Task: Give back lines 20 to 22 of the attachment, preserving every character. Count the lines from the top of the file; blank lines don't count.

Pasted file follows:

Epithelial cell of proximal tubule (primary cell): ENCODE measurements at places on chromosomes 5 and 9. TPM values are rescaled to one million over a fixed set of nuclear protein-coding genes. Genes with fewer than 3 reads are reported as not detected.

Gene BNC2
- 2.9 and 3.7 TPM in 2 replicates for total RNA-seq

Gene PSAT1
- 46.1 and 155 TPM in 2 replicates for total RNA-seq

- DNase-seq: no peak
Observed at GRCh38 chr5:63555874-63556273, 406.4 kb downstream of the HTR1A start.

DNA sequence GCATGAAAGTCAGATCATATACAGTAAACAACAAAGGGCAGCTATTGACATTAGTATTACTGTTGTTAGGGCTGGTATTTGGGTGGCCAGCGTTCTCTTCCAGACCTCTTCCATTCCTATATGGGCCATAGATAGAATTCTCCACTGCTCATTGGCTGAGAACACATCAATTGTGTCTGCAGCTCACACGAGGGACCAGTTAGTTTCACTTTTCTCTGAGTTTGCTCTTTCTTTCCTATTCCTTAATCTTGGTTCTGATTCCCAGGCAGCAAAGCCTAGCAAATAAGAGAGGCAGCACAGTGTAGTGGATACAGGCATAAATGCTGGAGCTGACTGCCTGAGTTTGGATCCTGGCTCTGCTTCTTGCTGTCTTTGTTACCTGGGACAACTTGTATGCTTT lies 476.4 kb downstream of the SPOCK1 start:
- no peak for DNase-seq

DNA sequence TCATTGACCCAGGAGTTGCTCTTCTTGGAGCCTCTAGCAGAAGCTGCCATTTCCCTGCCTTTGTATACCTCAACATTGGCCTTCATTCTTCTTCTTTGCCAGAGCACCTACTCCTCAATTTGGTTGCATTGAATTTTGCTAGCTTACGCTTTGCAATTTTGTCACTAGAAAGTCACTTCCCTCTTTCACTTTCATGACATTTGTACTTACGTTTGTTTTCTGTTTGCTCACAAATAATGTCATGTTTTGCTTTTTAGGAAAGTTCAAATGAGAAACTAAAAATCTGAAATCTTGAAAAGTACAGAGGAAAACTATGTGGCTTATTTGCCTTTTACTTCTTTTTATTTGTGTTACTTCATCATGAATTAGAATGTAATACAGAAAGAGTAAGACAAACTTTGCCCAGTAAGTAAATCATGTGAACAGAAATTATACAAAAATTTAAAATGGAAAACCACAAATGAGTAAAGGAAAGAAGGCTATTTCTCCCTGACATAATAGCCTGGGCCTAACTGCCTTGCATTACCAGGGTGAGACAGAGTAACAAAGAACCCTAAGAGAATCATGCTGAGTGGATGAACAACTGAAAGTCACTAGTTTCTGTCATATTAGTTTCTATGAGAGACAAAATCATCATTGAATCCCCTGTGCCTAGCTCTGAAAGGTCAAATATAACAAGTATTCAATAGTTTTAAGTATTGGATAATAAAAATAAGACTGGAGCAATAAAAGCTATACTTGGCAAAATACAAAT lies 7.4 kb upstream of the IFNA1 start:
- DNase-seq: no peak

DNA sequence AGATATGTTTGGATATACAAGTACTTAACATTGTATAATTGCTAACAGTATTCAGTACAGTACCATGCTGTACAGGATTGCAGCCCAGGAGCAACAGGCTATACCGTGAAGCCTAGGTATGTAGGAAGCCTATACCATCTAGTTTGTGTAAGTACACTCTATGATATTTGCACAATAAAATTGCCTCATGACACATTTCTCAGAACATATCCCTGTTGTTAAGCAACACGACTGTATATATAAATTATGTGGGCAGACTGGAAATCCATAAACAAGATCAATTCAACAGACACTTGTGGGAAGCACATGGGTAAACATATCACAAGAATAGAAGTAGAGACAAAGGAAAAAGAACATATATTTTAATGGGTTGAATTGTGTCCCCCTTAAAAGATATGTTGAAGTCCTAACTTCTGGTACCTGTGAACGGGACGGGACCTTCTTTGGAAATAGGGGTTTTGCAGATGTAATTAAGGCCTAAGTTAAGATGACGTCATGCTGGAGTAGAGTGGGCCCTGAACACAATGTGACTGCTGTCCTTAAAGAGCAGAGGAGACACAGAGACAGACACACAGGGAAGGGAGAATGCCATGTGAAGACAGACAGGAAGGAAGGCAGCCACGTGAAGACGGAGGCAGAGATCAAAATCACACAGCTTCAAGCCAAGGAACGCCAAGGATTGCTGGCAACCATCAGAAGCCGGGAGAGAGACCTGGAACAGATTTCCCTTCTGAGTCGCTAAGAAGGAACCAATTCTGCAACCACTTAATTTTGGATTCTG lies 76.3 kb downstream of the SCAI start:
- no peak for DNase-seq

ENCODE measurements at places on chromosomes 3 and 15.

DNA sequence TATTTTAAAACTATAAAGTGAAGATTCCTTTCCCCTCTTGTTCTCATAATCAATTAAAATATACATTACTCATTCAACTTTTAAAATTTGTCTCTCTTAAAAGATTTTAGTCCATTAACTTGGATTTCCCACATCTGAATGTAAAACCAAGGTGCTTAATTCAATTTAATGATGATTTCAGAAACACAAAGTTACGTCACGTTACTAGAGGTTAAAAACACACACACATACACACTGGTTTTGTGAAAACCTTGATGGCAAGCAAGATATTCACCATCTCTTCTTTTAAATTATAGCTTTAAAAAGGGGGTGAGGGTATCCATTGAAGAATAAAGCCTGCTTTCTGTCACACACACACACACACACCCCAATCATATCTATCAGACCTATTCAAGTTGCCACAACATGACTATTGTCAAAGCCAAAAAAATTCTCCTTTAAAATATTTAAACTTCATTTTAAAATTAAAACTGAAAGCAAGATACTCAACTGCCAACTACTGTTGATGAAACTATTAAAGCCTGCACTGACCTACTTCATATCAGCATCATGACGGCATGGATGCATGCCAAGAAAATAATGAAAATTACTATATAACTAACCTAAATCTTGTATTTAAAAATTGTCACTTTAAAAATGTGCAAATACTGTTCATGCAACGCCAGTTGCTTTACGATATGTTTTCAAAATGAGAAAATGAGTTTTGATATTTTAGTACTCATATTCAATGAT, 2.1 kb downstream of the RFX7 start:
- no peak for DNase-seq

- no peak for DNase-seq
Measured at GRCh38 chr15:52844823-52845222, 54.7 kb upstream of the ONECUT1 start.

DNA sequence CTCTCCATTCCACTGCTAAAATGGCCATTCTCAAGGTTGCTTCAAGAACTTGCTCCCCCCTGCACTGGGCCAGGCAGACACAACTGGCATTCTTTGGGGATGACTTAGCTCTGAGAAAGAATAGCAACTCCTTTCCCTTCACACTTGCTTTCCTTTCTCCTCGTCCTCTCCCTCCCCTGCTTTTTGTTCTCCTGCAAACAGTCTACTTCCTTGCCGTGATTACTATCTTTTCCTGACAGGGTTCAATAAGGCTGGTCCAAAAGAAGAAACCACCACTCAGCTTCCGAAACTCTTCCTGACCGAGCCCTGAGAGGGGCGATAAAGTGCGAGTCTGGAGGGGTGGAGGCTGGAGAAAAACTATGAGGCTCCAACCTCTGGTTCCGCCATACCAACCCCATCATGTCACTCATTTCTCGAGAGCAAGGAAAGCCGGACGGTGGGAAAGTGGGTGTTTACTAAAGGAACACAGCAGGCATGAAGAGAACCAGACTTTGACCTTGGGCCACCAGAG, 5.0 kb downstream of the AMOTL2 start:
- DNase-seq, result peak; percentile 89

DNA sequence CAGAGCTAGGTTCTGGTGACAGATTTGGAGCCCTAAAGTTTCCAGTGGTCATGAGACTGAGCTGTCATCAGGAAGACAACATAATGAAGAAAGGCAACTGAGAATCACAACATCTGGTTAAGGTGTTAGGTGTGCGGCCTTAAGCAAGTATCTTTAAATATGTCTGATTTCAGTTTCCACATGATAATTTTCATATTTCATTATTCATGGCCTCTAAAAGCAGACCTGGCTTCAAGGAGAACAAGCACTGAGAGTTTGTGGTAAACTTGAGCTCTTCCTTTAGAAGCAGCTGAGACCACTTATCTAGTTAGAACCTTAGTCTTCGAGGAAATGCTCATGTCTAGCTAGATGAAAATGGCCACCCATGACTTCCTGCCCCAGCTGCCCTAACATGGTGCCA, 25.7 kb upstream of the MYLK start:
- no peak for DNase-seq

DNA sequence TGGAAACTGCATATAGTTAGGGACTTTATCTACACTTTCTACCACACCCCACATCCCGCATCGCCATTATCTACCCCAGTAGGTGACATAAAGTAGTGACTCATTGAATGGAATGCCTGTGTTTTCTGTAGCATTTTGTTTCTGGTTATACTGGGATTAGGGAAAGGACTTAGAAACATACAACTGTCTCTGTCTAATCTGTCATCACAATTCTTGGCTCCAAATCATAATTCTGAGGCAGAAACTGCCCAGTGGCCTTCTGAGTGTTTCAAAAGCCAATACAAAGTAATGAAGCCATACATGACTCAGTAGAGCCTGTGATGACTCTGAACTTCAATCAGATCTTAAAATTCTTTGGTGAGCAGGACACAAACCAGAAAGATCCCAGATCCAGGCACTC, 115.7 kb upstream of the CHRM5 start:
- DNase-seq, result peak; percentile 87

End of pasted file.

- DNase-seq, result peak; percentile 89

DNA sequence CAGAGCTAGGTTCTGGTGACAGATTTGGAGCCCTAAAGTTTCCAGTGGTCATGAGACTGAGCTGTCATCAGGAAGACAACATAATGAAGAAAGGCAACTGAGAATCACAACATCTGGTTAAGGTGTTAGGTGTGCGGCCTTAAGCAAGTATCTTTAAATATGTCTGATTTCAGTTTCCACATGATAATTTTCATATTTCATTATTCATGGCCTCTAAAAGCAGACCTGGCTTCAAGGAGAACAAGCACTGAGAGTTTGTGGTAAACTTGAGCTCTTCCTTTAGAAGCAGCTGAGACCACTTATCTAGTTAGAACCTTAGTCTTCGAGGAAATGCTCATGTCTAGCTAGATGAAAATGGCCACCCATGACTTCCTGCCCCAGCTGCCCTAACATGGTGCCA, 25.7 kb upstream of the MYLK start:
- no peak for DNase-seq